Straight A’s for food trucks in Boston don’t quite add up

Posted on November 5, 2019 by


by Mike Beaudet

5 Investigates finds screw in food, employees wiping nose, licking fingers

They are trendier than ever, but 5 Investigates discovered what the city tells the public about the cleanliness and health status on these mobile eateries could be misleading. This fall in Boston, there is a smorgasbord of food trucks on the menu in Dewey Square, and all over the city, more than 140 in all.

“I’m very comfortable with the food truck industry,” said Dion Irish, the city’s inspectional services commissioner who oversees restaurant and food truck inspections. “Matter of fact, so much so that I ate from a food truck before I came to this interview.”

But then you see a photograph like the one obtained by 5 Investigates of a piece of metal in someone’s food, video of a food truck worker wiping her nose with her hand and another licking her fingers while preparing food, and you start to wonder if everything really is finger-licking-good.


Food truck employee licking fingers

We asked Irish for his thoughts after he watched the finger-licking video. “That’s a serious, critical violation of the food code,” he said. “In terms of bacteria spreading, I mean that’s one of the most severe things that I’ve seen.”

But it’s hardly the only thing. 5 Investigates reviewed a decade of city data, complaints and inspection reports for food trucks in Boston.

One customer reported finding a dead bug in a sandwich. Others experienced vomiting and diarrhea after eating food from trucks. Two patrons even told the city a doctor diagnosed them with E. coli.

We discovered city inspectors shut down 13 food trucks since January of last year, and the most common reason was because employees were unable to wash their hands. But if you are a consumer, you would not know any of those businesses had critical violations. Every food truck that was temporarily shut down by the city now has an A grade. In fact, we found every food truck that’s been inspected so far this year in Boston has an A grade, even in cases where inspectors found issues.

We spoke with Boston Mayor Marty Walsh about the regulation of food trucks. Specifically, we asked him if the city is an easy grader when it comes to food trucks and restaurants. “Well, I think that we have a lot of clean restaurants,” he said, adding that people should have confidence in the grades and the inspections.

But here’s the reality: Food trucks, like restaurants, are inspected just once a year, and they only face additional inspections if they fail or there’s a complaint. On top of that, food truck inspections are scheduled so licensees know when the inspectors are coming, making it easier for them to clean up before they are inspected.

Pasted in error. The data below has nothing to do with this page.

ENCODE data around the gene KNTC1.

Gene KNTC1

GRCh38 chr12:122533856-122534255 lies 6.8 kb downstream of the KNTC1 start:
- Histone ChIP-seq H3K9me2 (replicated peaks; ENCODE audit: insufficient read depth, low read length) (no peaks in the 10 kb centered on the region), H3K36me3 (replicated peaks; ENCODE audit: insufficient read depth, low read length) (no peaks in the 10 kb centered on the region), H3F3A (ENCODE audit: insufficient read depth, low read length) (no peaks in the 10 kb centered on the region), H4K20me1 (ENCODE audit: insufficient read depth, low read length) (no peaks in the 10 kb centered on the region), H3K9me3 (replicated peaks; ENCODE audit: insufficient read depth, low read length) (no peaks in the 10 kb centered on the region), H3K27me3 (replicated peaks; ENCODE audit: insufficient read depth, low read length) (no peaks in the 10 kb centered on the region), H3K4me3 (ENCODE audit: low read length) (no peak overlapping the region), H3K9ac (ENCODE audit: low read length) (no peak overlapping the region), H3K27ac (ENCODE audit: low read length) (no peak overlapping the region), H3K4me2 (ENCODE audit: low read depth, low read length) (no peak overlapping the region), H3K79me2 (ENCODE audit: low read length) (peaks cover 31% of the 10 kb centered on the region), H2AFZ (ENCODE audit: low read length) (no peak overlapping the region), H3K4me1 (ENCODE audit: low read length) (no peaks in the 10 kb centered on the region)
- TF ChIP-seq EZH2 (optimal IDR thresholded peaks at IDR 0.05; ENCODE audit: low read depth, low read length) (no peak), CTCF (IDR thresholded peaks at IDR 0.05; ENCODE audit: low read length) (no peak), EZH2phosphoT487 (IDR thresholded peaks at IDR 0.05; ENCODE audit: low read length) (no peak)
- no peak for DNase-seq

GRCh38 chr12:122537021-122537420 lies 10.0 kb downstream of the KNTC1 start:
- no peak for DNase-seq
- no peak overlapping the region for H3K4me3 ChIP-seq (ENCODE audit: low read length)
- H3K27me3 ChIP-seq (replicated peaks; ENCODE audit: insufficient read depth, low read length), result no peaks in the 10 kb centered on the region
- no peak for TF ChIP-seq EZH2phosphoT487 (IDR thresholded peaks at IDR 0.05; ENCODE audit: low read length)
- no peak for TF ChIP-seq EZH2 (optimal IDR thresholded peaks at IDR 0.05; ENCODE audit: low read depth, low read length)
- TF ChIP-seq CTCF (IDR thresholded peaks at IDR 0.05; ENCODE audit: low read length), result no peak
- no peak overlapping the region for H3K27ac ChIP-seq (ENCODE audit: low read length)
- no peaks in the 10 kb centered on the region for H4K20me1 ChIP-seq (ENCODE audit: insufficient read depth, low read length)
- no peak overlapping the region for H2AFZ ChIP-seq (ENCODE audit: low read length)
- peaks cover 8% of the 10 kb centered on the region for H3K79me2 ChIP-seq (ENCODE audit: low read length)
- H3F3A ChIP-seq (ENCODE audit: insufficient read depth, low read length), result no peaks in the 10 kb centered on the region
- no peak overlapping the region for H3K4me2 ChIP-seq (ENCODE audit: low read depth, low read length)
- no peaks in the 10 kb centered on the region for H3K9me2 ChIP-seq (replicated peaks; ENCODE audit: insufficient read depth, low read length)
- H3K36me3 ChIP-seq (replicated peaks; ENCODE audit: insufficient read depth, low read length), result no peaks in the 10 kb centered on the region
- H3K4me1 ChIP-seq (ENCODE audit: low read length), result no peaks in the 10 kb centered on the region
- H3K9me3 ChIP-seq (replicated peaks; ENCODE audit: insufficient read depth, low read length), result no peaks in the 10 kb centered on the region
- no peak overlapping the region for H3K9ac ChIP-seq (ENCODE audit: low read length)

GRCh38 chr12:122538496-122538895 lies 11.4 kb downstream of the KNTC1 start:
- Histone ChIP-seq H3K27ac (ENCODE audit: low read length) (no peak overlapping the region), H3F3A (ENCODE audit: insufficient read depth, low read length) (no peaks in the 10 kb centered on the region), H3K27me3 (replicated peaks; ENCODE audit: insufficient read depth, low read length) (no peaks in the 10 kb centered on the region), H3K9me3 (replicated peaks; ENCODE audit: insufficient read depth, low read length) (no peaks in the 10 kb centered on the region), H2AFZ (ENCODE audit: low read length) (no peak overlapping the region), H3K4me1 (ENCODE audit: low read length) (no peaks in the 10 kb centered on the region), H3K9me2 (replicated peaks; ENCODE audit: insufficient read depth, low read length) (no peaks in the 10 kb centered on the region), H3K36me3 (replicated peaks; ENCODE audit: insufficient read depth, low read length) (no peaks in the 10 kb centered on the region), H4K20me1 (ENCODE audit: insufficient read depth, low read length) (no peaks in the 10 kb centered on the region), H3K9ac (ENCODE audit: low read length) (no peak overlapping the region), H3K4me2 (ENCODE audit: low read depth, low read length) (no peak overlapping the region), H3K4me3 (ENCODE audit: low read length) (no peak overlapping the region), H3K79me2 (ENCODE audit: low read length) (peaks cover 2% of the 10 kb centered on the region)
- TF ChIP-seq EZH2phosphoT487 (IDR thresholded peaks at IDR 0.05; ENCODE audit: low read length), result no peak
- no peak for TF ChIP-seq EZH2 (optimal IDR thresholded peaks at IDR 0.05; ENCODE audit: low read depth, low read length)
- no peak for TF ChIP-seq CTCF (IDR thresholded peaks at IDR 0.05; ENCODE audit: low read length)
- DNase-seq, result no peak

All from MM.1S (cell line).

“Well, I think in some cases, obviously it’s a yes,” Walsh said. “If I know somebody’s going to come, I’m going to make sure it’s clean. But we also follow up with complaints. So, when we get complaints on things, you don’t know an inspector’s coming that day.”

The food truck called Indulge India did not know an inspector was coming after we recorded the finger-licking video of one of its employees, and it failed that inspection with two critical violations.

“It was just a shock for me,” said the owner of Indulge India, Manoj Kumar Manmohan, when asked about his employee licking her fingers. “We have taken very serious steps.”

Those steps include hiring a new ServSafe-certified manager and retraining employees.

Manmohan said the employee who licked her fingers was testing the temperature of the food.

5 Investigates went back to Indulge India last week, and despite failing that inspection and two others in the last two years, including after that metal was found in one of its meals, the truck’s sanitary inspection grade remains an A.

We asked Manmohan if he thought he deserved the A grade.

“I probably say I deserve A grade,” he said. “Mistake happens. The main thing is whatever steps taken to correct the mistake. We are very sanitized and everything. We always wear gloves and everything. Priorities should be priorities, no matter what. You are busy or not busy, food handling has to be up to the standards.”

We asked the commissioner if he was surprised Indulge India’s sanitary inspection grade is an A.

“Well, you know, an inspection is a snapshot in time,” he said. “So, our hope is that after the inspection leaves, that the practices that we observed continue. I think food trucks have unique challenges that we’re evolving to address – smaller space, lack of connection to constant running water and hot water. But we’re seeing tremendous progress in the industry.”

Overall, Irish defended the fact that every food truck inspected this year has an A grade, including the 13 the city shut down because of health concerns since January 2018.

“Those grades are accurate,” he said. “Those grades reflect the fact that they’ve complied with all the requirements of the food code as to our observations. I think (patrons) should take comfort in the A, that they showed that the inspection process ensured that they met the standards that we’re looking for and that’s the reason they got an A.”

Another concern: If food truck owners are unhappy with the results of an inspection, they can pay for an additional inspection.

“You cannot pay to get an A,” Irish said. “You may be able to pay for an additional inspection if one’s required off-hours to help them get up and running in a timely manner, but they still need to meet the standards that we require.”

Food trucks owners are required to post sanitary inspection grades on the trucks.

The mayor’s online Food Court also allows you to look up specific food trucks and review their inspection history.


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Posted in: Family safety